United States District Court, D. Minnesota
Plaintiff, pro se.
James B. Sherman and Chad A. Staul, Wessels Sherman Joerg Liszka Laverty Seneczko P.C., Counsel for Defendant.
MEMORANDUM OF LAW & ORDER
MICHAEL J. DAVIS, Chief District Judge.
This matter is before the Court on Plaintiff's motion for Disallowance of Cost Judgment. [Doc. No. 90]
By Order dated September 15, 2014, this Court granted Defendant's motion for summary judgment, and directed that judgment be entered in Defendant's favor on all of Plaintiff's claims.
Thereafter, Defendant filed a Bill of Costs with the clerk, seeking payment of deposition transcript fees used to defend against Plaintiff's claims totaling $13, 095.45. On December 8, 2014, a cost judgment was entered against Plaintiff in the amount claimed: $13, 095.45.
Although Plaintiff did not file an objection to the Bill of Costs prior to the entry of the cost judgment, Local Rule 54.3(c)(A) provides that within 14 days after the clerk taxes costs, a party may file and serve a motion and supporting documents for review of the clerk's action. Plaintiff filed this motion on December 22, 2014, therefore the motion is timely.
Pursuant to Rule 54(d) of the Federal Rules of Civil Procedure, costs, other than attorney's fees, may be allowed to the prevailing party. The district court has substantial discretion in awarding costs to a prevailing party. Greaser v. State, Dept. of Corrections, 145 F.3d 949, 985 (8th Cir. 1998).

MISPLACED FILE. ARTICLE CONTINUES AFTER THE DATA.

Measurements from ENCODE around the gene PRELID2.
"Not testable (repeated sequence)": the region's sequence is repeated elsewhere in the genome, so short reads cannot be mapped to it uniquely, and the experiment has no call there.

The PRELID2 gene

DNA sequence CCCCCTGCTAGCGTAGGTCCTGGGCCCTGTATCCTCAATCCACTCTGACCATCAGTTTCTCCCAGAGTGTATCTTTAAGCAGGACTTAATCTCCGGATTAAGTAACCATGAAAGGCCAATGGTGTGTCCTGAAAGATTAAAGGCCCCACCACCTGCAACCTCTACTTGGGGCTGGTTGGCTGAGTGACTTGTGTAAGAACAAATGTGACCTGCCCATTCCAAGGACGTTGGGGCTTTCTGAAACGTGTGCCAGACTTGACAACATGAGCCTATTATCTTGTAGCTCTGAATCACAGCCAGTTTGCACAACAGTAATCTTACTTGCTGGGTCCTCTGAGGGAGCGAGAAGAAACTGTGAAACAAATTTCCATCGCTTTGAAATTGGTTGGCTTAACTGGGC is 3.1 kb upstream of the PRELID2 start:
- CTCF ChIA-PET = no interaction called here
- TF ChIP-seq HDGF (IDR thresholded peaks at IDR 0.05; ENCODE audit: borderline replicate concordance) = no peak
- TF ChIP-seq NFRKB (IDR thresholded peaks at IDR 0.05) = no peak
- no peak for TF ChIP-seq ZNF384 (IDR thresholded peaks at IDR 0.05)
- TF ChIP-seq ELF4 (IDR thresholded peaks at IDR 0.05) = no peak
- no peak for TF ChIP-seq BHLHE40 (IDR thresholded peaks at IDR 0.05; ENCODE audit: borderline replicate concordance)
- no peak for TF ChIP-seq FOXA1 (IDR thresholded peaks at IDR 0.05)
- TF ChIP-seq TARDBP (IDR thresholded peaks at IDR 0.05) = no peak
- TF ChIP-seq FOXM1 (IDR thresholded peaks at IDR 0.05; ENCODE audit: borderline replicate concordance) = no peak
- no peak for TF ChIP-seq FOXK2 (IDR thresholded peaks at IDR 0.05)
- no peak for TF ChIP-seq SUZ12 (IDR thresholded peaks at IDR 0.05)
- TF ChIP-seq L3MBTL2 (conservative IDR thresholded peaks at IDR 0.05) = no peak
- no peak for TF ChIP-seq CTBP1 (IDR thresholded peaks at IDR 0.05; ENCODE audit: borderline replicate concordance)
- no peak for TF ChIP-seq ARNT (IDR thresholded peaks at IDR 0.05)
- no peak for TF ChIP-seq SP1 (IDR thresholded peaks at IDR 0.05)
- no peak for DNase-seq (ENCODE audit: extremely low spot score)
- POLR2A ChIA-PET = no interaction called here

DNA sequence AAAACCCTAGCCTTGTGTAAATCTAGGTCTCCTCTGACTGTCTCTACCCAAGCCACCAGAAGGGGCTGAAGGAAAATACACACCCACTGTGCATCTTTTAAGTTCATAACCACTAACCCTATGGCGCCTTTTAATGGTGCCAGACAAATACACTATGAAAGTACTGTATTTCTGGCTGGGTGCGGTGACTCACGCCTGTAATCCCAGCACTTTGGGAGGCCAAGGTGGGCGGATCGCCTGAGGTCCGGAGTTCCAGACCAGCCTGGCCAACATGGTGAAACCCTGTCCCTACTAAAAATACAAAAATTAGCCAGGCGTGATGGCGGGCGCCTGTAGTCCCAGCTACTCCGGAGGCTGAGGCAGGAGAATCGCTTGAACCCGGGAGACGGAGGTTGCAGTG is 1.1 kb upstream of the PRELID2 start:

Plaintiff first claims that costs should be disallowed because the case was closed at the time the cost judgment was entered, and because there is an appeal pending. These are not proper bases for challenging a cost judgment, however. The Local Rules for the District of Minnesota provide that a Bill of Costs must be filed within 30 days after judgment is entered. LR 54.3(c)(1)(A). Filing a notice of appeal does not affect the time lines set forth in the Local Rules. See Blakley v. Schlumberger Tech. Corp., 648 F.3d 921, 930 (8th Cir. 2011).
Plaintiff also challenges transcript fees for depositions taken in other cases. Defendant argues that as these depositions were used to defend claims in this case, the transcript fees are taxable in this case.
The Court recognizes that generally, transcription fees for depositions are the types of costs permitted by law. Id. (citing 28 U.S.C. § 1920). Here, however, allowing costs for deposition transcripts procured in a separate case raises a number of concerns for the Court. The first concern is the possibility that a defendant could seek double recovery for such fees. On the record before it, Defendant has not provided the Court any assurance that such costs were not claimed in other cases.
In addition, a deposition taken in another case will necessarily address claims that are not present in this case. A prevailing party should not recover costs for defending against completely separate claims. On this record, the Court cannot conclude that the entirety of the ...